How To Know If Your Child Is Covered Under Your HBF Policy

How To Know If Your Child Is Covered Under Your HBF Policy

A lot of the time we are asked, "Will my child/children be covered 100% under my HBF policy?".

Yes, the HBF Dental Member Plus Arrangements do fully cover dependents on their parent's policy for preventative dental services, up to your particular policies annual limit.

To be 100% sure we may refer you to HBF to confirm your benefit entitlements. We are also able to do a quote for the particular item numbers needed for treatment on the HICAPS terminal. This will then let you know what HBF will pay and what your Gap payment will be. 

How Does Sugar Affect Oral Health?

How Does Sugar Affect Oral Health?

We all like a sugary drink or treat every now and then. Have you ever stopped to think how this affects your general and oral health?

Firstly what are sugars? Sugars are a sweet like crystal substance (mainly sucrose) that is white (when pure) or brown when less refined. Sugar is commercially obtained from sugar cane or sugar beet. Sugar is a common source of dietary carbohydrate that many of us consume on a daily basis.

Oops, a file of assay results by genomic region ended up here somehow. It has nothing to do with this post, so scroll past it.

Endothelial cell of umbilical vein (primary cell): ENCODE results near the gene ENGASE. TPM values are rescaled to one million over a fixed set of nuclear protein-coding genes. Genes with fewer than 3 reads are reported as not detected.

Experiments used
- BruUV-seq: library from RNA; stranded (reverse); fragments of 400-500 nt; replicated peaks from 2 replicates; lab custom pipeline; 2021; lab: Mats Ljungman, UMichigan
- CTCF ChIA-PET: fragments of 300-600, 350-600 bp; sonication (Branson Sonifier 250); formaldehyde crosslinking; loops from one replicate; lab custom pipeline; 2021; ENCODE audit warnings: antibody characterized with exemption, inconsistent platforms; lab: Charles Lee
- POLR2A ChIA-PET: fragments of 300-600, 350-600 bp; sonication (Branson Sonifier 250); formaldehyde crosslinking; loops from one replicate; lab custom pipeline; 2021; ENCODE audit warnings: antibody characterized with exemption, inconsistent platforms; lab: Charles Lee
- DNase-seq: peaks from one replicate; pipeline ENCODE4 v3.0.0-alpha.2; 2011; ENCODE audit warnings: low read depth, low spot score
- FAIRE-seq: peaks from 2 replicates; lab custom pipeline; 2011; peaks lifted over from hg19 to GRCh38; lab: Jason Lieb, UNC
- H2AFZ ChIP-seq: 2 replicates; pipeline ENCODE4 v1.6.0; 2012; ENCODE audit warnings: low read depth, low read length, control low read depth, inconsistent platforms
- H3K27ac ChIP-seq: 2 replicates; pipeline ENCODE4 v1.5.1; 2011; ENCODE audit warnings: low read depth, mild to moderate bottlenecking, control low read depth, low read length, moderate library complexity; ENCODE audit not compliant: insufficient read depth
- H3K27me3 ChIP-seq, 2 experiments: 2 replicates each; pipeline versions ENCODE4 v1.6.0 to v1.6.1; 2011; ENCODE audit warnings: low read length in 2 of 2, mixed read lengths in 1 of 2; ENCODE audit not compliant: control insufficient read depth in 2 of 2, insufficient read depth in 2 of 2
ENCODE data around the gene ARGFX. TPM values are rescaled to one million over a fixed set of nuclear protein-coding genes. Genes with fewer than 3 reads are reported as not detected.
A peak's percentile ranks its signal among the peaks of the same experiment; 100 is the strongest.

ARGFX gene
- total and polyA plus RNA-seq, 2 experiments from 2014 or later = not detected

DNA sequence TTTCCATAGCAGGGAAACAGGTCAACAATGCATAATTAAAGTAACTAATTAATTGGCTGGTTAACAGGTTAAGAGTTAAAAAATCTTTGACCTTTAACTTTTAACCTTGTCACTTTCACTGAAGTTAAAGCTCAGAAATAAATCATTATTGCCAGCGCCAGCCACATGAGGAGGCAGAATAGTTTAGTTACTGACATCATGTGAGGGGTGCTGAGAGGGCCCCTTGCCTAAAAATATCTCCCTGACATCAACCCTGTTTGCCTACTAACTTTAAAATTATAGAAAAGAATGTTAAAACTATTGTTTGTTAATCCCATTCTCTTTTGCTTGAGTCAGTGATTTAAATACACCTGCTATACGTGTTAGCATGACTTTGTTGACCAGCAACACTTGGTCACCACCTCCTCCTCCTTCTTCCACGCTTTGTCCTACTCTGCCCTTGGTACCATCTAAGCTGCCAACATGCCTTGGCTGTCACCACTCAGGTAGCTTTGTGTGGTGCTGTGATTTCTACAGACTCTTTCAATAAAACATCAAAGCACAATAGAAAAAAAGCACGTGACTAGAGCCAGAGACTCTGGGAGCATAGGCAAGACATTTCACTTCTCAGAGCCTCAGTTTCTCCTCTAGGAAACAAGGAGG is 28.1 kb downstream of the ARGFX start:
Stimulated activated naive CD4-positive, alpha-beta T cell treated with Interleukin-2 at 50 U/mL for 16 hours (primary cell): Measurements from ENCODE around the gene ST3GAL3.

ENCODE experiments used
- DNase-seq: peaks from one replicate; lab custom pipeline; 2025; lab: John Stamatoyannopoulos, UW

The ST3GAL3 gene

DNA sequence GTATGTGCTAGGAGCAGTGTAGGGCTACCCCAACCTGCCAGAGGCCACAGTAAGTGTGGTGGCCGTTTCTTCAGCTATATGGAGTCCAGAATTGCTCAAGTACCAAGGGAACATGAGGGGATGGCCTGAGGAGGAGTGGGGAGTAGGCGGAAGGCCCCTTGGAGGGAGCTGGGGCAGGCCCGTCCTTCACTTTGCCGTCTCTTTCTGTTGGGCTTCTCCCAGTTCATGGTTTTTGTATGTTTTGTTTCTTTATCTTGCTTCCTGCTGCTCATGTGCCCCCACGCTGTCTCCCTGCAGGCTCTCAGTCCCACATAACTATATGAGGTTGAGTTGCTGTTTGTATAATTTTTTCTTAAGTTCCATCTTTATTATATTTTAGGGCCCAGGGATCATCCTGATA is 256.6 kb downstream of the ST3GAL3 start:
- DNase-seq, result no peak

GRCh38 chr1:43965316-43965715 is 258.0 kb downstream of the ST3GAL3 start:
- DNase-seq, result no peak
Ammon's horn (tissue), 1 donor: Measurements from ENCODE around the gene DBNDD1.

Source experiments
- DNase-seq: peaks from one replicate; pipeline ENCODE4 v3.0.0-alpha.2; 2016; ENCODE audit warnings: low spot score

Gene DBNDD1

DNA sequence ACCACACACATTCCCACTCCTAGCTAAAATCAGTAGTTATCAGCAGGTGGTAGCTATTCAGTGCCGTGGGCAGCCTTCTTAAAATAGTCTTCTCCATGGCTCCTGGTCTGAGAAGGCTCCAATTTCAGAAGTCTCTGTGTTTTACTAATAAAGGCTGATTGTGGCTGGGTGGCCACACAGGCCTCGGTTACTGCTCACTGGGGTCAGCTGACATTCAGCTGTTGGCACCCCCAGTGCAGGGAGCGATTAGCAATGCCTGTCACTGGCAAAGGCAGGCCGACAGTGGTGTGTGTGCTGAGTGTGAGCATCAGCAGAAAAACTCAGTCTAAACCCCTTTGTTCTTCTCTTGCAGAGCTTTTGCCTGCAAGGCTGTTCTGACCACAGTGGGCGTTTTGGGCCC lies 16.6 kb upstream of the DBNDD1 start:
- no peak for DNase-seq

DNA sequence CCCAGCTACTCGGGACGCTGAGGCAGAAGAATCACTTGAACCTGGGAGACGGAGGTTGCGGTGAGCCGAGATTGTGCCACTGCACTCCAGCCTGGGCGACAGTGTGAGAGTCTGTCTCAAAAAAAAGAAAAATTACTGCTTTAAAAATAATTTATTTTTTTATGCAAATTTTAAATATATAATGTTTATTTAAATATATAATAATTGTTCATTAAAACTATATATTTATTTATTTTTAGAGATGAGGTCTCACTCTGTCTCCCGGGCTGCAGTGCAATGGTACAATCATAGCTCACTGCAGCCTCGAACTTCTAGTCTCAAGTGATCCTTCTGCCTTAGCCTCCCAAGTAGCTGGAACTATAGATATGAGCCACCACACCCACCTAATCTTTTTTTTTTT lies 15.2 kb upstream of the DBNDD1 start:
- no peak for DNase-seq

Where do sugars in our daily diet come from? 

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Natural sugars: Natural sugars are present in fruit (as fructose) and in dairy products (as lactose). For example these sugars are present in fruit, milk & cheese, however, these sugars help provide essential nutrients to the body and keep you healthy. 

Added sugars: These are usually sugars and syrups that are added to food or drinks by the manufacturer or chef during cooking, preparation, and manufacturing of food. For example, these sugars are present in soft drinks, energy drinks, cereals, bread, pastries, lollies, chocolate, ice cream, alcohol etc. Added sugars provide no essential nutrients to the body and in fact, add extra harmful calories.

Free sugars: Added sugars are sugars present in honey, syrups and fruit juices. For example, these sugars can be found in fruit juice, sugar syrups, and honey or added to coffee and tea. Again free sugars provide no essential nutrients to the body and add extra calories which harm the body.